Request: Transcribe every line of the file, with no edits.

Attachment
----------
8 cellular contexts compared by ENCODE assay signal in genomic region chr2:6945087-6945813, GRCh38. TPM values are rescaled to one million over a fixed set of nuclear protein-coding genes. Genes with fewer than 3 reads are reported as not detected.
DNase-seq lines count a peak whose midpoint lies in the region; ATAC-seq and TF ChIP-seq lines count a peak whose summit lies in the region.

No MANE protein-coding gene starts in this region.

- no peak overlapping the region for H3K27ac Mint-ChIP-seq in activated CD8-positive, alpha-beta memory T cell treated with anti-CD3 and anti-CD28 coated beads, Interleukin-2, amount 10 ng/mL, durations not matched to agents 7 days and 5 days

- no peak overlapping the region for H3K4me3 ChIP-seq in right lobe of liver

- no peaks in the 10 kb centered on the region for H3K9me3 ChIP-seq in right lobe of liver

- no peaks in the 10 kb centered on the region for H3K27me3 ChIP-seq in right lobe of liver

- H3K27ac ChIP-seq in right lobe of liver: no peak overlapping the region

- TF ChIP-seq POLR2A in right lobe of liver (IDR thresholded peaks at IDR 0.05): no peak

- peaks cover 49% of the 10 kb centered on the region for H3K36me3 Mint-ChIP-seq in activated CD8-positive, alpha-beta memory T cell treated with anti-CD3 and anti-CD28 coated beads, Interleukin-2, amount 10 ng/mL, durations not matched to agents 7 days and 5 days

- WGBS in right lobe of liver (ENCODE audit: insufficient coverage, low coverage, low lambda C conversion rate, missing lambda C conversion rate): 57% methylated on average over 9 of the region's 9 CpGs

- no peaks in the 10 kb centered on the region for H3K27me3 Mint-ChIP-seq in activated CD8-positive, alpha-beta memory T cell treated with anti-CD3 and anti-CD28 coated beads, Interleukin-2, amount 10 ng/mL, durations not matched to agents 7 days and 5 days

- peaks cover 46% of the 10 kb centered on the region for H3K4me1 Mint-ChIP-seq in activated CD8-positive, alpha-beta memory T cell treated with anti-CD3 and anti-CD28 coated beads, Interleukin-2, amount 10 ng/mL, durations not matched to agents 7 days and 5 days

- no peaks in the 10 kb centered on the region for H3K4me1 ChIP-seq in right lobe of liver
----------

8 cellular contexts compared by ENCODE assay signal in genomic region chr2:6945087-6945813, GRCh38. TPM values are rescaled to one million over a fixed set of nuclear protein-coding genes. Genes with fewer than 3 reads are reported as not detected.
DNase-seq lines count a peak whose midpoint lies in the region; ATAC-seq and TF ChIP-seq lines count a peak whose summit lies in the region.

No MANE protein-coding gene starts in this region.

- no peak overlapping the region for H3K27ac Mint-ChIP-seq in activated CD8-positive, alpha-beta memory T cell treated with anti-CD3 and anti-CD28 coated beads, Interleukin-2, amount 10 ng/mL, durations not matched to agents 7 days and 5 days

- no peak overlapping the region for H3K4me3 ChIP-seq in right lobe of liver

- no peaks in the 10 kb centered on the region for H3K9me3 ChIP-seq in right lobe of liver

- no peaks in the 10 kb centered on the region for H3K27me3 ChIP-seq in right lobe of liver

- H3K27ac ChIP-seq in right lobe of liver: no peak overlapping the region

- TF ChIP-seq POLR2A in right lobe of liver (IDR thresholded peaks at IDR 0.05): no peak

- peaks cover 49% of the 10 kb centered on the region for H3K36me3 Mint-ChIP-seq in activated CD8-positive, alpha-beta memory T cell treated with anti-CD3 and anti-CD28 coated beads, Interleukin-2, amount 10 ng/mL, durations not matched to agents 7 days and 5 days

- WGBS in right lobe of liver (ENCODE audit: insufficient coverage, low coverage, low lambda C conversion rate, missing lambda C conversion rate): 57% methylated on average over 9 of the region's 9 CpGs

- no peaks in the 10 kb centered on the region for H3K27me3 Mint-ChIP-seq in activated CD8-positive, alpha-beta memory T cell treated with anti-CD3 and anti-CD28 coated beads, Interleukin-2, amount 10 ng/mL, durations not matched to agents 7 days and 5 days

- peaks cover 46% of the 10 kb centered on the region for H3K4me1 Mint-ChIP-seq in activated CD8-positive, alpha-beta memory T cell treated with anti-CD3 and anti-CD28 coated beads, Interleukin-2, amount 10 ng/mL, durations not matched to agents 7 days and 5 days

- no peaks in the 10 kb centered on the region for H3K4me1 ChIP-seq in right lobe of liver